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Issue 5, 2009
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A general map of iron metabolism and tissue-specific subnetworks

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Abstract

Iron is required for survival of mammalian cells. Recently, understanding of iron metabolism and trafficking has increased dramatically, revealing a complex, interacting network largely unknown just a few years ago. This provides an excellent model for systems biology development and analysis. The first step in such an analysis is the construction of a structural network of iron metabolism, which we present here. This network was created using CellDesigner version 3.5.2 and includes reactions occurring in mammalian cells of numerous tissue types. The iron metabolic network contains 151 chemical species and 107 reactions and transport steps. Starting from this general model, we construct iron networks for specific tissues and cells that are fundamental to maintaining body iron homeostasis. We include subnetworks for cells of the intestine and liver, tissues important in iron uptake and storage, respectively, as well as the reticulocyte and macrophage, key cells in iron utilization and recycling. The addition of kinetic information to our structural network will permit the simulation of iron metabolism in different tissues as well as in health and disease.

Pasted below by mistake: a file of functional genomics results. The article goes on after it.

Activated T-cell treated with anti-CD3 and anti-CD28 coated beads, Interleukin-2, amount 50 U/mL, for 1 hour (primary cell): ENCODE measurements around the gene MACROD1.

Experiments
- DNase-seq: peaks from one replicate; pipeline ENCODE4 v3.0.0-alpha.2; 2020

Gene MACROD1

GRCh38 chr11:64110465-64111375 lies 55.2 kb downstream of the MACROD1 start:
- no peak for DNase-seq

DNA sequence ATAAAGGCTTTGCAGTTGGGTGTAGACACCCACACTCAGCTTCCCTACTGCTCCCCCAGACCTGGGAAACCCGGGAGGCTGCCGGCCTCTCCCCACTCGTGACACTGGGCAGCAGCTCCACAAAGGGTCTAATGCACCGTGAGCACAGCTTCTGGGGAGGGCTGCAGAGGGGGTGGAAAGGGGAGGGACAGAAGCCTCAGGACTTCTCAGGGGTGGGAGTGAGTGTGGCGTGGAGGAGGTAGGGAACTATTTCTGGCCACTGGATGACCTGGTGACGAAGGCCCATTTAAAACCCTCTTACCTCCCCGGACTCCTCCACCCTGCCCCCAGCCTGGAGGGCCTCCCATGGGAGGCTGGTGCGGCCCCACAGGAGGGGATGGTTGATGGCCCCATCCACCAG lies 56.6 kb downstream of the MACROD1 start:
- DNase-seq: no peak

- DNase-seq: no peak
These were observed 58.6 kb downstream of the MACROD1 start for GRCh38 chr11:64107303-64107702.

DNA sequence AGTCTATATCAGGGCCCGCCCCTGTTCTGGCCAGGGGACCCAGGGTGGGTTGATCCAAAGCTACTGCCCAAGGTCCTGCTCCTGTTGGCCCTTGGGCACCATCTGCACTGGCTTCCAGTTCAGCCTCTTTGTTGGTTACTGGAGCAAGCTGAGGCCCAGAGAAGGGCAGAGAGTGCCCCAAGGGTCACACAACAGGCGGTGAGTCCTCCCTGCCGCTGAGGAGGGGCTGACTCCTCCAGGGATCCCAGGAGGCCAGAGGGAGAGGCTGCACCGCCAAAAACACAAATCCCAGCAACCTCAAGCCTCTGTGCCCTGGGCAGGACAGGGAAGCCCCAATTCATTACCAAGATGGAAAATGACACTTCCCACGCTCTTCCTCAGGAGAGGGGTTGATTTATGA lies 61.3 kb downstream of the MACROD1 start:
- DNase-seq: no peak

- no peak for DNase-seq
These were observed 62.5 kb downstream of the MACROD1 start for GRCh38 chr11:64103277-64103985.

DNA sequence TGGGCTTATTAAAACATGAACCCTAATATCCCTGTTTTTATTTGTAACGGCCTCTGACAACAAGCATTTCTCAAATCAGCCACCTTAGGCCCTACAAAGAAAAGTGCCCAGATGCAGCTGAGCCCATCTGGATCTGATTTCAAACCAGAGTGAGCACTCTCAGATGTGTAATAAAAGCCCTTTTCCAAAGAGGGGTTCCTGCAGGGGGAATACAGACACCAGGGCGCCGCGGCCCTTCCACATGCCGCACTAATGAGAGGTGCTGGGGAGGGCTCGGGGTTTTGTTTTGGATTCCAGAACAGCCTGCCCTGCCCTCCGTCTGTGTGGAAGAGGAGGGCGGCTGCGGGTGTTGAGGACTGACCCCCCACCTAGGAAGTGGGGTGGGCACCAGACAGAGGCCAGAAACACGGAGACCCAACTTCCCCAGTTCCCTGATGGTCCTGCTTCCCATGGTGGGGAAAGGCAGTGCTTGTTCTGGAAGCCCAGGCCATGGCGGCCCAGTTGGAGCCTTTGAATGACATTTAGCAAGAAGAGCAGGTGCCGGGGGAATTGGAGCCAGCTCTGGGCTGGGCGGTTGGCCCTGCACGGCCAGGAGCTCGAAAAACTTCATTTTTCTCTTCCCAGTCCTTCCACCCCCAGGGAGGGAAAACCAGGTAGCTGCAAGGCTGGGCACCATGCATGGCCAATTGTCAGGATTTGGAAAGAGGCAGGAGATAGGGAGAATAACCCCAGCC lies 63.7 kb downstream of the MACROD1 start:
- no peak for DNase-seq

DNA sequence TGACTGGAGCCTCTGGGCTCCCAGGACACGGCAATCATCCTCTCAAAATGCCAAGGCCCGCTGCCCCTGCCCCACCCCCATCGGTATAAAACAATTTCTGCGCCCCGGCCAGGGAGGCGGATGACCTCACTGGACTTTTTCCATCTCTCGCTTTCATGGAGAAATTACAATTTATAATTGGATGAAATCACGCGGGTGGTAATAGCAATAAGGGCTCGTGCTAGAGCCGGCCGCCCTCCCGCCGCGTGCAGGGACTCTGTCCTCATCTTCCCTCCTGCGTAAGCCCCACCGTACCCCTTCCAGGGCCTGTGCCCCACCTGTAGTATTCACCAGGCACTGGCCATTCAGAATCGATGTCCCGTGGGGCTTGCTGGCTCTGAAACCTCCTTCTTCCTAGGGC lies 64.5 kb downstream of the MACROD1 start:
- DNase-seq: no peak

Graphical abstract: A general map of iron metabolism and tissue-specific subnetworks

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Supplementary files

Article information


Submitted
23 Sep 2008
Accepted
26 Jan 2009
First published
06 Mar 2009

Mol. BioSyst., 2009,5, 422-443
Article type
Review Article

A general map of iron metabolism and tissue-specific subnetworks

V. Hower, P. Mendes, F. M. Torti, R. Laubenbacher, S. Akman, V. Shulaev and S. V. Torti, Mol. BioSyst., 2009, 5, 422
DOI: 10.1039/B816714C

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